Advocates push Sen. Grassley for renewed funding of MIECHV Programs
BETTENDORF, Iowa (KWQC) Home nursing advocates gathered Tuesday afternoon in Bettendorf to ask that resources be extended for a program that helps at-risk families.
Funding for Maternal, Infant and Early Childhood Home Visiting or MIECHV programs is set to expire at the end of September.
The programs support mothers with home visits from nurses who help them navigate everything from their own mental health to child development milestones.
A primary goal of MIECHV is to improve the health of families who may face financial or societal barriers that may make parenting harder.
Kamari Sorensen has been a stay-at-home mom for about a year. She said her visiting nurse answers questions about motherhood that you just can’t look up on the internet.
“I would be going crazy because I’m only ever with my children,” Sorensen said. “Being able to see Alicia, I’m able to voice my opinions and talk to somebody on my level without feeling judged by it.”
Sorensen’s husband Kyle said the program has given him peace of mind since he works a third-shift job.
“It was a weight off my shoulders knowing that there was someone there to assist my wife in making sure my kids were taken care of in some sense,” Sorensen said.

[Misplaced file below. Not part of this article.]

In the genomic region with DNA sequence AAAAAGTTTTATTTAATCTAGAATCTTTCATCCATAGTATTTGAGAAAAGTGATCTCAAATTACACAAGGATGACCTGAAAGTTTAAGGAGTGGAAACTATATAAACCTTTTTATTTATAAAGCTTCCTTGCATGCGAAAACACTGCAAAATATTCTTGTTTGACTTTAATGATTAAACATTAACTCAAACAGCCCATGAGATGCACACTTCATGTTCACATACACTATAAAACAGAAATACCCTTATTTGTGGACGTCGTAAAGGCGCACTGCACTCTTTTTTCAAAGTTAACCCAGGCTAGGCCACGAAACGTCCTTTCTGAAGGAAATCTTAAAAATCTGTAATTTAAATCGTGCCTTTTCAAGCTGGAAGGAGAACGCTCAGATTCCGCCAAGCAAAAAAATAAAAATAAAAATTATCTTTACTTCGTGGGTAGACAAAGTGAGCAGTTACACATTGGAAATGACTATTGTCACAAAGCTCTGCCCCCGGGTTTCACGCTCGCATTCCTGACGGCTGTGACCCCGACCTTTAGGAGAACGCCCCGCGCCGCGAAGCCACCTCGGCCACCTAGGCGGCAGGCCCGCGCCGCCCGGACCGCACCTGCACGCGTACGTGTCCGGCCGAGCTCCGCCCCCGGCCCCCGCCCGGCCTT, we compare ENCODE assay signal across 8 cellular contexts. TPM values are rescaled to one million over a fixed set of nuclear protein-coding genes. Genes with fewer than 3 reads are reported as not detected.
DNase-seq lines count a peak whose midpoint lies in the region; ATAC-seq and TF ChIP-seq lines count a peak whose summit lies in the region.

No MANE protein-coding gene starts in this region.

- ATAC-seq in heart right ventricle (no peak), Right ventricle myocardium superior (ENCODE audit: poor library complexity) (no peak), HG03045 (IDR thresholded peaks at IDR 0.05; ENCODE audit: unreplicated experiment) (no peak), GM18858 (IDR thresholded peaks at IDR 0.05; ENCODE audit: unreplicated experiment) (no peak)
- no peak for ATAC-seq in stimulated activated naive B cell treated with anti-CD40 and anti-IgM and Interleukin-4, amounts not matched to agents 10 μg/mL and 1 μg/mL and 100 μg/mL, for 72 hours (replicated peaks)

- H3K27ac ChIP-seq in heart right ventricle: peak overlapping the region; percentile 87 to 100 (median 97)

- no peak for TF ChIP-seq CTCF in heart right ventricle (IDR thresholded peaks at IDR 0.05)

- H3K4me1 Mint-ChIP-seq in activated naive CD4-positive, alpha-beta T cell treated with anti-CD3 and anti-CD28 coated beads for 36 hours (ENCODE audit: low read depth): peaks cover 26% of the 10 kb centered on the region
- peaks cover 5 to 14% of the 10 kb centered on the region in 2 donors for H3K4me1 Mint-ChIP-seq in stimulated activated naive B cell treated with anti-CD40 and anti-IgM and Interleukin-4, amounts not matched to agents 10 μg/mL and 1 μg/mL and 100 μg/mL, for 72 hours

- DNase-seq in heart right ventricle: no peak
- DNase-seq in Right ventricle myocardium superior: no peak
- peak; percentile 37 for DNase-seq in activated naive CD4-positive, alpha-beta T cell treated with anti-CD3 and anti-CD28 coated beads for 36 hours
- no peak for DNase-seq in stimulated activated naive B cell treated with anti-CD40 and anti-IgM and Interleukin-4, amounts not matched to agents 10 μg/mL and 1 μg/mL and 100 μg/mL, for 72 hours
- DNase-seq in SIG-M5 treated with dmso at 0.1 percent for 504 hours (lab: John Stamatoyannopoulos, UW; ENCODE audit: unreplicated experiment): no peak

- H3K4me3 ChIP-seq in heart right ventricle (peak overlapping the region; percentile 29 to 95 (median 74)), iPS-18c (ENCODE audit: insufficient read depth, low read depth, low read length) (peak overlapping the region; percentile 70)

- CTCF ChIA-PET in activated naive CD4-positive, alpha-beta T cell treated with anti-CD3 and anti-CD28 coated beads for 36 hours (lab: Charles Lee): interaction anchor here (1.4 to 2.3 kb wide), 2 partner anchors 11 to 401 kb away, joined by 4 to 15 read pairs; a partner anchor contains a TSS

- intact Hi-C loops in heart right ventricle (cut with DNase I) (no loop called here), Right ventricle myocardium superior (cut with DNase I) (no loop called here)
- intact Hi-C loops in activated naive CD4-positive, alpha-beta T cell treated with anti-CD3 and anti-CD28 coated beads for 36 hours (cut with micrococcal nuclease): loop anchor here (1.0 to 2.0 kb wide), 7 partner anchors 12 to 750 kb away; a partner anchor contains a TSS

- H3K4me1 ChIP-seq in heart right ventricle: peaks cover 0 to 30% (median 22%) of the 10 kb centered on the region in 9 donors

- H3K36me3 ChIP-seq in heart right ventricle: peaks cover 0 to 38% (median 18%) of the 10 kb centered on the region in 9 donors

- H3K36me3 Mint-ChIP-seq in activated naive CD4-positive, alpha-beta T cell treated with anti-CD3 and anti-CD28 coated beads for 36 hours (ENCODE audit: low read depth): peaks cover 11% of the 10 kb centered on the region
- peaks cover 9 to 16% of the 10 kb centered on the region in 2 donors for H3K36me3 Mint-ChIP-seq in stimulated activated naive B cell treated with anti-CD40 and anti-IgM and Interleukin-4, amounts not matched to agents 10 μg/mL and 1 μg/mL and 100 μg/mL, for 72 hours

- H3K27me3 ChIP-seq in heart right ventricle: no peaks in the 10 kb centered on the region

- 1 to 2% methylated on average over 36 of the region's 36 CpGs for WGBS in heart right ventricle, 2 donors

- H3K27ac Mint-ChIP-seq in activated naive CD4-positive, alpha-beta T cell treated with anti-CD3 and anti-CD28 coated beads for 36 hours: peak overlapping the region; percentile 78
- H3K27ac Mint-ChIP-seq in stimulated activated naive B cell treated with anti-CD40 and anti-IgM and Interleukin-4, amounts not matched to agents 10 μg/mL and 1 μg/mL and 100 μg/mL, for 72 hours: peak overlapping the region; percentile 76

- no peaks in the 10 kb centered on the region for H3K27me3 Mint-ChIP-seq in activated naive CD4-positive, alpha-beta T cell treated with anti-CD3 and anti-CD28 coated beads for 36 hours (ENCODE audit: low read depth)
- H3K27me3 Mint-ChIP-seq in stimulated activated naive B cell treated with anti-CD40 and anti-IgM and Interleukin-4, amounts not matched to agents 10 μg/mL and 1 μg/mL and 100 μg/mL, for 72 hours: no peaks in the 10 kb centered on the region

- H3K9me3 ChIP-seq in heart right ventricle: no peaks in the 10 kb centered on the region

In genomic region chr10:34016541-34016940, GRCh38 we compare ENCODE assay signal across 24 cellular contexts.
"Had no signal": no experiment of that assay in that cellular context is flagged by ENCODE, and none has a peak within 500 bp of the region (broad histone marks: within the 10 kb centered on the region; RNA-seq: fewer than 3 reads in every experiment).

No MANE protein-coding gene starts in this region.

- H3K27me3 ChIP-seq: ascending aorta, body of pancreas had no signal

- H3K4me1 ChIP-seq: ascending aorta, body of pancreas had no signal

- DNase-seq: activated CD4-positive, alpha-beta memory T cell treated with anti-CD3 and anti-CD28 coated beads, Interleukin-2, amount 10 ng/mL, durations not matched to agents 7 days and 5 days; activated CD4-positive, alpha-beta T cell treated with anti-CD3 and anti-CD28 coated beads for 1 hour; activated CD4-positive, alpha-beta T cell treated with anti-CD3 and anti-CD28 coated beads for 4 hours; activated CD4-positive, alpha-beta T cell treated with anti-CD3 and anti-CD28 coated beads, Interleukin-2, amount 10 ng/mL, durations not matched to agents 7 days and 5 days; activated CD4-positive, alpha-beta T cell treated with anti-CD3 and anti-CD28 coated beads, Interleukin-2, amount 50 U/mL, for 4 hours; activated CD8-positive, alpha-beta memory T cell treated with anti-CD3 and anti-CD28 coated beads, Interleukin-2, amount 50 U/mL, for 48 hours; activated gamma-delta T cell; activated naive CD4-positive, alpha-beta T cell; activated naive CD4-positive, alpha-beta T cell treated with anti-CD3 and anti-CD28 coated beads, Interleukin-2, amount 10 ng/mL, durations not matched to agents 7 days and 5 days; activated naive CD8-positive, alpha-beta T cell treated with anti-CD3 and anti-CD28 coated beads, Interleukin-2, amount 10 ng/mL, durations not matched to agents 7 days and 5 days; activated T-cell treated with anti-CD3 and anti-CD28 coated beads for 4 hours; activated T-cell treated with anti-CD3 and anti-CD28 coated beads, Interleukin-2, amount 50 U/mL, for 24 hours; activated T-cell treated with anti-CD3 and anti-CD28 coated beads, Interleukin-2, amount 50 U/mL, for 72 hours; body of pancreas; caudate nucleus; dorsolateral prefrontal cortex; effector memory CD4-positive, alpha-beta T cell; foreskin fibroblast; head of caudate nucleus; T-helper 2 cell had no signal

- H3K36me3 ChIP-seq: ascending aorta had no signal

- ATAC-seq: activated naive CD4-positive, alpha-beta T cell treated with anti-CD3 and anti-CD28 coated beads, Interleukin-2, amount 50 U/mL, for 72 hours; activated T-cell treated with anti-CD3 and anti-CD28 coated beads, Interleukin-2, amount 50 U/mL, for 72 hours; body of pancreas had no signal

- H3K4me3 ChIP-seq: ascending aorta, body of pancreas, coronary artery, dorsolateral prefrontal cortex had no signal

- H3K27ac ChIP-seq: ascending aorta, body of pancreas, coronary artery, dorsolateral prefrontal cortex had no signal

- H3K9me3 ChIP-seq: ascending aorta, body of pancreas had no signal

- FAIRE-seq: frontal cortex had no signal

MIECHV received $400 million in federal funding annually leading up to 2022.. According to members of the roundtable, only about 5% of eligible families are accepted into programs due to low funding.
Advocates asked Senator Chuck Grassley, R-Iowa to renew funding for the program over five years with yearly increases eventually resulting in $1.4 billion in annual funding by 2027.
Grassley does support a funding increase for the program, but he said the main barrier is in finding a source for the funds.
“If we didn’t have this program and help upfront to get these new mothers and their childs up to a good start it’s going to cost further down the line,” Grassley said.
Depending on the individual program, some of the home visits start during pregnancy and go all the way until a child reaches kindergarten.
One visiting nurse, and assistant manager for the program at Sieda Community Action, said she’s seen the program work firsthand.
“I’ve had families that have been unwilling to seek mental health treatment,” Angie Mach said. “Through that constant reassurance and affirmation through home visiting, they finally sought out that help.”
The program was created in 2010 under the Affordable Care Act and after a few months lapse in funding, it was renewed in 2017.
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